South Central rapper G Perico has been grinding hard since 2012’s Tha Innerprize and finally reached a wider audience with last year’s acclaimed Shit Don’t Stop. After the release of his major label debut All Blue, Perico talks to Torii MacAdams about jail, fatherhood and having no regrets.

G Perico sees the world in one color: blue skies, blue bandanas, blue Chuck Taylors, blue hair rollers. The Jheri curled rapper’s Pantone preference was honed by his membership in the Broadway Gangster Crips – but, at 29, the father and ex-con is trying to change.

He has a clothing store, So Way Out, to operate – even if the cops think it’s a drug front – a daughter whose private school tuition won’t pay itself, and his recent album, All Blue, is an excellent, cutting, concise 35-minute tour of his South Central turf. This is the new Perico, the focused Perico.

“I’m making up for the time I wasted as far as being a legit citizen. I’m behind on that”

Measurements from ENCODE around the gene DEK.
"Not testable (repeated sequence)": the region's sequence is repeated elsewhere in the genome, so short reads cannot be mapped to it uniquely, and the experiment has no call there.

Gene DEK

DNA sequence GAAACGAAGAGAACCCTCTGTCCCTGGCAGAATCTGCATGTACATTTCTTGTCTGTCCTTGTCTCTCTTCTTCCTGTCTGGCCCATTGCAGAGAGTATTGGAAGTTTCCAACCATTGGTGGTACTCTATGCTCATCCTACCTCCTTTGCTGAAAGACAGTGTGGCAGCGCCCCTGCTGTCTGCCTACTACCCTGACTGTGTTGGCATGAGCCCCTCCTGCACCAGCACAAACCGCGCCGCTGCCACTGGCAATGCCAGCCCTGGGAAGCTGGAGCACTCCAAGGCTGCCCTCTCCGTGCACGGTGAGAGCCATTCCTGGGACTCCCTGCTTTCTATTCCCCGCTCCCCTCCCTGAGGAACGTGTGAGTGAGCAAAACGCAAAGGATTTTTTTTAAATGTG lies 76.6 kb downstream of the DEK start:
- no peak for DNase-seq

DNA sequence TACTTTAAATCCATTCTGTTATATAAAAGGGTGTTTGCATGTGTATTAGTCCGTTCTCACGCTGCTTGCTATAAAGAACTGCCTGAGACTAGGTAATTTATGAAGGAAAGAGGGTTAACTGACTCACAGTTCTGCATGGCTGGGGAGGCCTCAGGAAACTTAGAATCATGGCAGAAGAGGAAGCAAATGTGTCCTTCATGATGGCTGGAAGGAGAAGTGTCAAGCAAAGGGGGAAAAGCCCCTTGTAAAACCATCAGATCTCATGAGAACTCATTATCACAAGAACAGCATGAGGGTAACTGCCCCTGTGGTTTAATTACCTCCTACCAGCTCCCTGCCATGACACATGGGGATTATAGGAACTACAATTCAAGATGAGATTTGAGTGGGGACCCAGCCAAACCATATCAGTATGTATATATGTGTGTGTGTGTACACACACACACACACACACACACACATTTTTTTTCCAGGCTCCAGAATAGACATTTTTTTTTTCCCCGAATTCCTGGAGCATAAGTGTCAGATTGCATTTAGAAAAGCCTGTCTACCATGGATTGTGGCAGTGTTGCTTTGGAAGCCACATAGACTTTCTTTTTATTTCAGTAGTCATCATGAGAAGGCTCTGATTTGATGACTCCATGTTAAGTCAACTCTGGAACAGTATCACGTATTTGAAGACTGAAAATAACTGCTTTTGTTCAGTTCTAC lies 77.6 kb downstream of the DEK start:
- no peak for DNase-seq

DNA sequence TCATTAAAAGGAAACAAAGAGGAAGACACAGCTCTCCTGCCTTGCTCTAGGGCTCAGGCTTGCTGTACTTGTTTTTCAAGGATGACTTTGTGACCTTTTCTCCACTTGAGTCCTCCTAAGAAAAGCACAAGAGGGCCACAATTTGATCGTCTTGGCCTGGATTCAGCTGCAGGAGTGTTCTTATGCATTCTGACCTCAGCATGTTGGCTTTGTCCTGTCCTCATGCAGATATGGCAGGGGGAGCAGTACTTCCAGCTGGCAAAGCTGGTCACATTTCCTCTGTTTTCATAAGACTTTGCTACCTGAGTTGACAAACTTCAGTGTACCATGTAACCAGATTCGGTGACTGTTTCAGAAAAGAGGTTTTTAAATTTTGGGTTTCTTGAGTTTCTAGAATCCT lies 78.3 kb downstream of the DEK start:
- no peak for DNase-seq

G Perico’s second prison stint – about a year in the standard-issue blues of San Luis Obispo’s California Men’s Colony – is the line of demarcation in his career. He released his debut, Tha Innerprize, the day he surrendered to authorities on a gun charge in September 2012 and, while incarcerated, producer Poly Boy cobbled together Tha Hiatus from unused verses Perico had recorded before his upstate sojourn.

But, in Perico’s mind, these weren’t serious attempts at artistry – not as serious as Cripping, anyway. The brutality and privations of prison appear to have had a chastening effect; after being released and narrowly avoiding a massive racketeering indictment, Perico recorded Tha Innerprize II and Shit Don’t Stop. As his closest friends were murdered, imprisoned, indicted, or, scandalously, turned state’s evidence, he became a local phenomenon.